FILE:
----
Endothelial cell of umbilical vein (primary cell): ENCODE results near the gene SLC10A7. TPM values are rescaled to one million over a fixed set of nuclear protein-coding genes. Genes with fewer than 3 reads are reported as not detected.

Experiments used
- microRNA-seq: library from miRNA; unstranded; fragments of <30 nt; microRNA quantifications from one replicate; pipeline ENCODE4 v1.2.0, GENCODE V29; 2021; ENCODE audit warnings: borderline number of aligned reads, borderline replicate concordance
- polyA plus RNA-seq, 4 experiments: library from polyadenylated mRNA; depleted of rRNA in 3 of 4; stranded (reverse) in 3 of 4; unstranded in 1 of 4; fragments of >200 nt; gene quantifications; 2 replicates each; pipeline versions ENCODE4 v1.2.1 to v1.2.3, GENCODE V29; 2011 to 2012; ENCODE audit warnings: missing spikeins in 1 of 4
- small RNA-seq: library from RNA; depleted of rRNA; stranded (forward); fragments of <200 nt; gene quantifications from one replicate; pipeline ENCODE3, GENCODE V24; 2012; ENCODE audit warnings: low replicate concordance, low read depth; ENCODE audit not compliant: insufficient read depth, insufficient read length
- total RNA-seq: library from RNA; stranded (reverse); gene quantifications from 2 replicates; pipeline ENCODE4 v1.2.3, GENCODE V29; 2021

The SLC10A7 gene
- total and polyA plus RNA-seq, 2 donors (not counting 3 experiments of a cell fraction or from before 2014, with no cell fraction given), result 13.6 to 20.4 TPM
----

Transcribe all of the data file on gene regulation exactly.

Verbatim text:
Endothelial cell of umbilical vein (primary cell): ENCODE results near the gene SLC10A7. TPM values are rescaled to one million over a fixed set of nuclear protein-coding genes. Genes with fewer than 3 reads are reported as not detected.

Experiments used
- microRNA-seq: library from miRNA; unstranded; fragments of <30 nt; microRNA quantifications from one replicate; pipeline ENCODE4 v1.2.0, GENCODE V29; 2021; ENCODE audit warnings: borderline number of aligned reads, borderline replicate concordance
- polyA plus RNA-seq, 4 experiments: library from polyadenylated mRNA; depleted of rRNA in 3 of 4; stranded (reverse) in 3 of 4; unstranded in 1 of 4; fragments of >200 nt; gene quantifications; 2 replicates each; pipeline versions ENCODE4 v1.2.1 to v1.2.3, GENCODE V29; 2011 to 2012; ENCODE audit warnings: missing spikeins in 1 of 4
- small RNA-seq: library from RNA; depleted of rRNA; stranded (forward); fragments of <200 nt; gene quantifications from one replicate; pipeline ENCODE3, GENCODE V24; 2012; ENCODE audit warnings: low replicate concordance, low read depth; ENCODE audit not compliant: insufficient read depth, insufficient read length
- total RNA-seq: library from RNA; stranded (reverse); gene quantifications from 2 replicates; pipeline ENCODE4 v1.2.3, GENCODE V29; 2021

The SLC10A7 gene
- total and polyA plus RNA-seq, 2 donors (not counting 3 experiments of a cell fraction or from before 2014, with no cell fraction given), result 13.6 to 20.4 TPM